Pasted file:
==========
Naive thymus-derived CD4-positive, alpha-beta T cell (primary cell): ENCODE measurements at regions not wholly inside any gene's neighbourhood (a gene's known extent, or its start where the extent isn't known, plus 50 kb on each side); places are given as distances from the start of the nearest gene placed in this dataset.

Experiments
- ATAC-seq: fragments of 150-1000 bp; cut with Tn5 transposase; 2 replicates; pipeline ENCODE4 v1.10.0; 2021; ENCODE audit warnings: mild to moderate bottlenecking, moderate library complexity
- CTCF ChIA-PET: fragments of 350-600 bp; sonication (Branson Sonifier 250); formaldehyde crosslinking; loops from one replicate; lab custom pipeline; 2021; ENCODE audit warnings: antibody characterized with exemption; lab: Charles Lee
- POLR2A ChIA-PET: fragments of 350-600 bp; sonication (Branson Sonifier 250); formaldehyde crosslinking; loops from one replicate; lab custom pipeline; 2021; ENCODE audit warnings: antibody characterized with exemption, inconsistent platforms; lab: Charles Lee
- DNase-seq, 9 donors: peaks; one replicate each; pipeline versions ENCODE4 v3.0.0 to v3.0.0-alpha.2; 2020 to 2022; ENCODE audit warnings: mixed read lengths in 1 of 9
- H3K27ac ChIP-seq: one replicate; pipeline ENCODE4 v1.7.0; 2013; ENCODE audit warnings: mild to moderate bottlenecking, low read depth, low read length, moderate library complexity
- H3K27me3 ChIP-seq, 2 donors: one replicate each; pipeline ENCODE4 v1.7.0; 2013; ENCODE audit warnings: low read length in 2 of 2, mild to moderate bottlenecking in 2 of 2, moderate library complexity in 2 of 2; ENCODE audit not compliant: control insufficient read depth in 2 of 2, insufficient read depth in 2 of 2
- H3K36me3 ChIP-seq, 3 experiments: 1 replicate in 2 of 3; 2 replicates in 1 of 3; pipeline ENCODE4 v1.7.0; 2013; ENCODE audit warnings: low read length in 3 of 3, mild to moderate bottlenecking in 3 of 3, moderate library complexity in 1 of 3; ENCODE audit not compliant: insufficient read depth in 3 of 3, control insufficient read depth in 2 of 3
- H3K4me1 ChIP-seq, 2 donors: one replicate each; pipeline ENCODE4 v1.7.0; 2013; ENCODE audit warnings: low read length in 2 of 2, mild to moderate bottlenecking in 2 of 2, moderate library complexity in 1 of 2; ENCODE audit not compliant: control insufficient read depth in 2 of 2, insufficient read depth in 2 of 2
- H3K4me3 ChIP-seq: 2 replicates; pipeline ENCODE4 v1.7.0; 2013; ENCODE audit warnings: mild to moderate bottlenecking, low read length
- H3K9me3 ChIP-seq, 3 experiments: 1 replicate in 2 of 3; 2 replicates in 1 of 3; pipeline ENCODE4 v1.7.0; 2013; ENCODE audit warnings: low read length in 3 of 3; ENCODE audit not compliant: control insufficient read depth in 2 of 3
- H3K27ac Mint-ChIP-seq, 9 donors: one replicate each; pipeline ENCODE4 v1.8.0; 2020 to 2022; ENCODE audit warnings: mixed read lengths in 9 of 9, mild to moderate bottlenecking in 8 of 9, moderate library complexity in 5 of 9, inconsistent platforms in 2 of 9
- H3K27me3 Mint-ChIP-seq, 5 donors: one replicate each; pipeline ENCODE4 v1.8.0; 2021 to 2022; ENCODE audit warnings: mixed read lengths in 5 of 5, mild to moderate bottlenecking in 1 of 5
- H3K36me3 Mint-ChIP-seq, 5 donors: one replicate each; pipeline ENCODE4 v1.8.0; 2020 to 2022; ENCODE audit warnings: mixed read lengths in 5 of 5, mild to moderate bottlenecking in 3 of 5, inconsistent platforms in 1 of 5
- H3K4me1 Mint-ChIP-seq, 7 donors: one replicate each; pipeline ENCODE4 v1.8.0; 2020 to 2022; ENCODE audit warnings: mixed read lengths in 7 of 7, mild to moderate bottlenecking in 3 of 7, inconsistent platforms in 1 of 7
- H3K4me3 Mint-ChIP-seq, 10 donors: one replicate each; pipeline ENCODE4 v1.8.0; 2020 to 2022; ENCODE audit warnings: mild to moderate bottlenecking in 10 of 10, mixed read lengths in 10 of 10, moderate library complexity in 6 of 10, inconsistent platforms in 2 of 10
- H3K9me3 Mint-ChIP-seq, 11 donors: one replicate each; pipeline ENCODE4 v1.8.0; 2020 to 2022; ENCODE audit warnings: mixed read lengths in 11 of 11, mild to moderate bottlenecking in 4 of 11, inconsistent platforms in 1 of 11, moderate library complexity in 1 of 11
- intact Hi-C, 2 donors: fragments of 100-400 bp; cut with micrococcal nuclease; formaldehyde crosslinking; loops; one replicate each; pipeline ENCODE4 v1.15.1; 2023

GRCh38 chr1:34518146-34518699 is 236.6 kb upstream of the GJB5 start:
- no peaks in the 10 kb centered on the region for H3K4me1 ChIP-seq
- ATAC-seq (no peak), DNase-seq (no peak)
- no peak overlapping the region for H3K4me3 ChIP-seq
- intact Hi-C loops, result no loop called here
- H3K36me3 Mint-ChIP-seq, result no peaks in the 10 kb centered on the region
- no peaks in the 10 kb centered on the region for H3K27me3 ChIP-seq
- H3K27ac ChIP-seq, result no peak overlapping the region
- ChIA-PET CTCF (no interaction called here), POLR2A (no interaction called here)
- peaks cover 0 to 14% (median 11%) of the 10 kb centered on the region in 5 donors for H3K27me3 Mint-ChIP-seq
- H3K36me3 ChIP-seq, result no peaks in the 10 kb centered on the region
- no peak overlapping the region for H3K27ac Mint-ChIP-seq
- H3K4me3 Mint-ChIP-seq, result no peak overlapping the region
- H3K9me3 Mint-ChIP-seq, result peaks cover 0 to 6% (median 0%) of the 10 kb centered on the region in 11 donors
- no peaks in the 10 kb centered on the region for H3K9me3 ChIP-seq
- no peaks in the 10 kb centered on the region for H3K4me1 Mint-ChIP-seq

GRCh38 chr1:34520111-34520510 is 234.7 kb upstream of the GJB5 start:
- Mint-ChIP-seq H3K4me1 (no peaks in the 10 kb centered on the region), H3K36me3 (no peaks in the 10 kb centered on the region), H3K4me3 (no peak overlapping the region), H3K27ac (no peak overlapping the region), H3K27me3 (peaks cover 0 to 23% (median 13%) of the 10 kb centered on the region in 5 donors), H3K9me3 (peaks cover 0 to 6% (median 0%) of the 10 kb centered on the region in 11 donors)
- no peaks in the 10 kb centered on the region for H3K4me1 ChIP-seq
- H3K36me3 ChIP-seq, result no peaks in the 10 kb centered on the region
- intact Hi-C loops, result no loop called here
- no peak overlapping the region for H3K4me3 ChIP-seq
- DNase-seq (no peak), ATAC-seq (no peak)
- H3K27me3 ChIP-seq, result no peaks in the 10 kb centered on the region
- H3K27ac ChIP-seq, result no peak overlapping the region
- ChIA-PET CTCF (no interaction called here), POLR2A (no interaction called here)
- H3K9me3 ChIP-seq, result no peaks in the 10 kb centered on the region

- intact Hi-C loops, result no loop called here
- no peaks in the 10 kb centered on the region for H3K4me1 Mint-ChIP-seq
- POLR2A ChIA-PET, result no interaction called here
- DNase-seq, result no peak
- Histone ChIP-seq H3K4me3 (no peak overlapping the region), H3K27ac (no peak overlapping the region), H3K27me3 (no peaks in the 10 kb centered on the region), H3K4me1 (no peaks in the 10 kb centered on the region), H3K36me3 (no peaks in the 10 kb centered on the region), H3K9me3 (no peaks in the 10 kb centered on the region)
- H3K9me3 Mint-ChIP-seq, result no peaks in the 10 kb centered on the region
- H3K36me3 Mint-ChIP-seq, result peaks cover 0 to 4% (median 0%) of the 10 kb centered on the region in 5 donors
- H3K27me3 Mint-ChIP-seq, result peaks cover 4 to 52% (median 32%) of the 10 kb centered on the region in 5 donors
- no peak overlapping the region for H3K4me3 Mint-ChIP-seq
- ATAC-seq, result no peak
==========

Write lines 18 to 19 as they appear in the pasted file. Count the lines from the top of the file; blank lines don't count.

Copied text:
- H3K9me3 Mint-ChIP-seq, 11 donors: one replicate each; pipeline ENCODE4 v1.8.0; 2020 to 2022; ENCODE audit warnings: mixed read lengths in 11 of 11, mild to moderate bottlenecking in 4 of 11, inconsistent platforms in 1 of 11, moderate library complexity in 1 of 11
- intact Hi-C, 2 donors: fragments of 100-400 bp; cut with micrococcal nuclease; formaldehyde crosslinking; loops; one replicate each; pipeline ENCODE4 v1.15.1; 2023